The more I read, the more I realized that I needed to do this book but I didn't want to say what was already said. I kept coming back to the question "how can I help reprogram people's minds to see beauty in a different way?" In one entry, I likened it to my own creative process. I wrote: "If I create something and spend time on it, giving it my all to make it beautiful, then it is beautiful. Last time I checked, each of us took months to create. Each of us have cells and hearts that are working overtime to keep us beautiful. How can someone tell a mother, and God, that the nine months (give or take) that your body took to create, nourish and birth your child was a waste of time because I think your child is ugly and thereby will not get far in life? Moles, pimples, rolls of fat, crooked noses, chubby cheeks, thin lips, big lips, sloped eyes, close eyes, brown hair, white hair, large feet, wide hips - all beautiful. Flat breast, coily hair, long legs, round bellies, bushy brows, dimples on butts, hairy chests, balding heads - all beautiful. I don't know about you, but I'm tired of seeing the same women everywhere I look, over and over again. I'm tired of seeing the same types of white faces everywhere I turn. I challenge photographers. It's easy to photograph someone you believe to be beautiful. Photograph someone you believe to be ugly but, here's the challenge. Photograph them so that you see in the picture what I see everyday - a beautiful creature that God himself molded and shaped to be unique and the only one of its kind without using make-up or computer graphics to alter the picture."
This was my epiphany. This entry gave me direction and led to what is the heart of "Finding Your Picasso." Seeing beauty through the eyes of an artist. Changing your perspective of beauty through the very people who can find beauty in anything. I collected more than 100 quotes about beauty, self-esteem and from artists. I also realized that if I wanted people to have time to reflect on each activity that it had to be one per week instead of 100 in a few months. I also switched from a comedic book to a more reflective and meditative process. I had come a long way from "I Don't Piss Like a Dog, But I'll Go Fetch: 100 Ways to Accepting You 'As Is.'"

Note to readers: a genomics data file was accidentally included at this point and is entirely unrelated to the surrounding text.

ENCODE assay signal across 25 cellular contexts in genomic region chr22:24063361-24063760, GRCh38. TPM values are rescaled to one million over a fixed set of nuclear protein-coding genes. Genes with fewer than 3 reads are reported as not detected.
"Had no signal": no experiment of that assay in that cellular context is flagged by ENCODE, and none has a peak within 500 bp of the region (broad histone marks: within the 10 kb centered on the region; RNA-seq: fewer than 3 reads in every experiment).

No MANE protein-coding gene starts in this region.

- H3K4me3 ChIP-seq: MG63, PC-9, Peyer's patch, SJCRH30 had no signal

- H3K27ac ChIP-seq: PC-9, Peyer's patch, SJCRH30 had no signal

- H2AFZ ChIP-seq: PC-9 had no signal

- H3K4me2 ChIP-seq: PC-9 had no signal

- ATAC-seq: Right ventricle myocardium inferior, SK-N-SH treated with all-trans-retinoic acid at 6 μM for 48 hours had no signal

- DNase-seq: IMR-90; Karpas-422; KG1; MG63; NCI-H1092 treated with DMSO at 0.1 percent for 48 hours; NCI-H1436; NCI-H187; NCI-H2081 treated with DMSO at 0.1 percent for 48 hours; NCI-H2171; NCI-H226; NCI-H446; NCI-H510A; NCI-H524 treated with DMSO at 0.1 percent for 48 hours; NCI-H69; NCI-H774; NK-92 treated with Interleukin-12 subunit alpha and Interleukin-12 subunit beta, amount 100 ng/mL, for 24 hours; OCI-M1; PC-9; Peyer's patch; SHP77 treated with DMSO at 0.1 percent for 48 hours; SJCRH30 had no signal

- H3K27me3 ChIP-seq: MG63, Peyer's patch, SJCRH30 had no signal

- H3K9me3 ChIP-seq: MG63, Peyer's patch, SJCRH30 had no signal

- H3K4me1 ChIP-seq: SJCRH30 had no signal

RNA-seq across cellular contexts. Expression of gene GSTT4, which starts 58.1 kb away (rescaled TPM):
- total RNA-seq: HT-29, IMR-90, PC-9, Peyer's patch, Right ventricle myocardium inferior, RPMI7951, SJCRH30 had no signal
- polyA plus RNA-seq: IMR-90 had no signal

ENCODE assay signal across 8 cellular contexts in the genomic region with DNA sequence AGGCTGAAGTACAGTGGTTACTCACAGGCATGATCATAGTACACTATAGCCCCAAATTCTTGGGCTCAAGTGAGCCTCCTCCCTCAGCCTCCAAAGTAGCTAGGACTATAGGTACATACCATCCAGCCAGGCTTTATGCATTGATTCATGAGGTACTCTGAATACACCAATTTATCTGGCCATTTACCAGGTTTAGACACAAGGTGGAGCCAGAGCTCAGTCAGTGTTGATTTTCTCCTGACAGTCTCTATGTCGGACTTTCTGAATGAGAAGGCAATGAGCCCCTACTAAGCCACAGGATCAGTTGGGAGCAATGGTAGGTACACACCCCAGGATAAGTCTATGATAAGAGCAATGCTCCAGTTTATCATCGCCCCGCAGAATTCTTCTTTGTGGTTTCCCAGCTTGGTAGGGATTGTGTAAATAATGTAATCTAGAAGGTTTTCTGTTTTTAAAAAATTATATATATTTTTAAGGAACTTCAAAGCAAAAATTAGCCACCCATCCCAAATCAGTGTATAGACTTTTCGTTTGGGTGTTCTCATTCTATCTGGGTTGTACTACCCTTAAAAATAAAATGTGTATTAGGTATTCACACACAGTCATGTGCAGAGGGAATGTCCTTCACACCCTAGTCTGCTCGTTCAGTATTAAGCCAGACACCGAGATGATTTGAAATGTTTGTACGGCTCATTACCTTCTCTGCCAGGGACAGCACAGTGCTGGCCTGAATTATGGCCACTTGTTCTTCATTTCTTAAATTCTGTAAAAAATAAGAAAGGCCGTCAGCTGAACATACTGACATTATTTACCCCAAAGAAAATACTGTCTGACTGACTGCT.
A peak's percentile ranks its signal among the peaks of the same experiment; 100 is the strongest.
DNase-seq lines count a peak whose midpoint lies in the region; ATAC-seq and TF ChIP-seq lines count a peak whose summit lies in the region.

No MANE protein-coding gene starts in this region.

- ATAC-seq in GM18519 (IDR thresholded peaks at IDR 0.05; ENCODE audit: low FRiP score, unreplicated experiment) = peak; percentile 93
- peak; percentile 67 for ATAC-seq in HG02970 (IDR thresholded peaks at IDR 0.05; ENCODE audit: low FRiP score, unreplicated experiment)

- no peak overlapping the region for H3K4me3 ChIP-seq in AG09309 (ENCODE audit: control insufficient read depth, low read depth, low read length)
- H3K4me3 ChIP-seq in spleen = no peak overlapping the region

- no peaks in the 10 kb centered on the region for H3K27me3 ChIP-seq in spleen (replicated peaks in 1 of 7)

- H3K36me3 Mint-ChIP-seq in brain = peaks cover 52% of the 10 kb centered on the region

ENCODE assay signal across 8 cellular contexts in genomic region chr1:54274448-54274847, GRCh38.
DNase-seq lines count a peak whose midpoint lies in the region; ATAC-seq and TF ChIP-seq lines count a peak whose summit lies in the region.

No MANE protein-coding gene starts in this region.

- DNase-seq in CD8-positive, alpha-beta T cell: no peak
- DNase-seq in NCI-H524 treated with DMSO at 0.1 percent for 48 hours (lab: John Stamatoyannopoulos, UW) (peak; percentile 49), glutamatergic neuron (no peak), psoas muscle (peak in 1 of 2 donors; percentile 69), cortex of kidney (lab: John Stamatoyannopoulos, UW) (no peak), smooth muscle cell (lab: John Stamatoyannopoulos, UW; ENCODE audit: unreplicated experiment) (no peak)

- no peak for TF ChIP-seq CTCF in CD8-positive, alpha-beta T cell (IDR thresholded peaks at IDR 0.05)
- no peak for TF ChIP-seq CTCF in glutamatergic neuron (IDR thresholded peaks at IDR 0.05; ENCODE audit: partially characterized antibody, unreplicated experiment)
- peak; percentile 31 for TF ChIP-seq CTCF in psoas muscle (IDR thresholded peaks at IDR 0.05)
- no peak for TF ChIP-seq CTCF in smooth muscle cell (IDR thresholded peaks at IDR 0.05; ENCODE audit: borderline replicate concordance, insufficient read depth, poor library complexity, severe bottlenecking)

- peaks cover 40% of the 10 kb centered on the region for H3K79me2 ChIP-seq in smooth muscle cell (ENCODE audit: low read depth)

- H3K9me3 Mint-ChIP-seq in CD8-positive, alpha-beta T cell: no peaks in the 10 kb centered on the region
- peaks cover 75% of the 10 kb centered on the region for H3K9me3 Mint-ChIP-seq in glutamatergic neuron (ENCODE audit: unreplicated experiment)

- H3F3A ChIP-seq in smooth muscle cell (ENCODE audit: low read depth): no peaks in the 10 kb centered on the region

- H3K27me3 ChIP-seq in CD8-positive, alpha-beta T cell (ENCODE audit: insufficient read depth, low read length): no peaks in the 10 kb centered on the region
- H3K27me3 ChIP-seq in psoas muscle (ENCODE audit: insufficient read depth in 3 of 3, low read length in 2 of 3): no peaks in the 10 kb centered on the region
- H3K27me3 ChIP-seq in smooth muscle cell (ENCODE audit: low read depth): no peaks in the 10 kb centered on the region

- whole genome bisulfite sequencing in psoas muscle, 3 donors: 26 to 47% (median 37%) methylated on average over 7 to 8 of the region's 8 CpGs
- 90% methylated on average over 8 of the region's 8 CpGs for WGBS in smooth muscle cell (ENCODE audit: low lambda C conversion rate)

I wrote my cover letter and outline for a publisher. I researched which publishers would be more appropriate for submitting my proposal to and I identified my target audience. I invited friends over on April 11, 2008, for a "Conversational Tea" to get feedback on a few of the activities I'd written and to just talk about beauty. I mailed out a few focus group packets that contained a summary, a contract for compensation upon completion, items to complete 3 activities, and a SASE to mail items and forms back to me after one month.
But something was missing. I organized and reorganized my book. The table of contents went through several versions. I wrote an introduction. And then another. And yet another. They were stories. They became stories. I decided at that point to create stories for each chapter of the book which was initially 4. It would take me the remaining 9 years off-and-on to write those stories plus 4 more for the now 8 chapters I settled on, and to go through many more edits of the introduction, chapters, and the design of the book's layout and cover.
But my very last entry in this diary that became my rough draft pretty much sums up that first year of working on "Finding Your Picasso." May 19, 2008, I wrote: "Personal power - something I believe I've been searching for for a long time. I don't think I truly understood it until now. I went hiking yesterday and at points I didn't think I had it in me to keep going. It was hard, painful and challenging for me where it looked like it was easier for the others on the hike - there were 19 of us. But my only real obstacle was me. Keep going or keep everyone waiting. I felt awesome when I finished and ready to conquer another one. I signed up for some other things because of it. There is some where deep inside me a powerful person ready to be released. I've been slowly letter [her] seep out. Now [she] has surfaced and I don't ever want to contain [her] again. Strip completely naked. At home, in the privacy of your bedroom of course. Stand in front of a full-length mirror and, while looking at your entire body, say really loud, "Damn, you're hot." Get dressed and go about your day. Yes! Welcome to your first day of Ms-I-Know-I-Am-Beautiful-and-Divine-and-If-You-Don't-Think-So-You-Can-Kiss-My-Behind! You are beautiful just the way God made you and this journey you are starting will show you why."
Edited slightly, this entry - the last activity I wrote out of about 55 - became activity one. I had come full circle in my beginnings of writing "Finding Your Picasso." Armed with personal power, I finally finished it, and self-published on CreateSpace June 7, 2018. And I know it will inspire many to find their own personal power and see the beauty in themselves.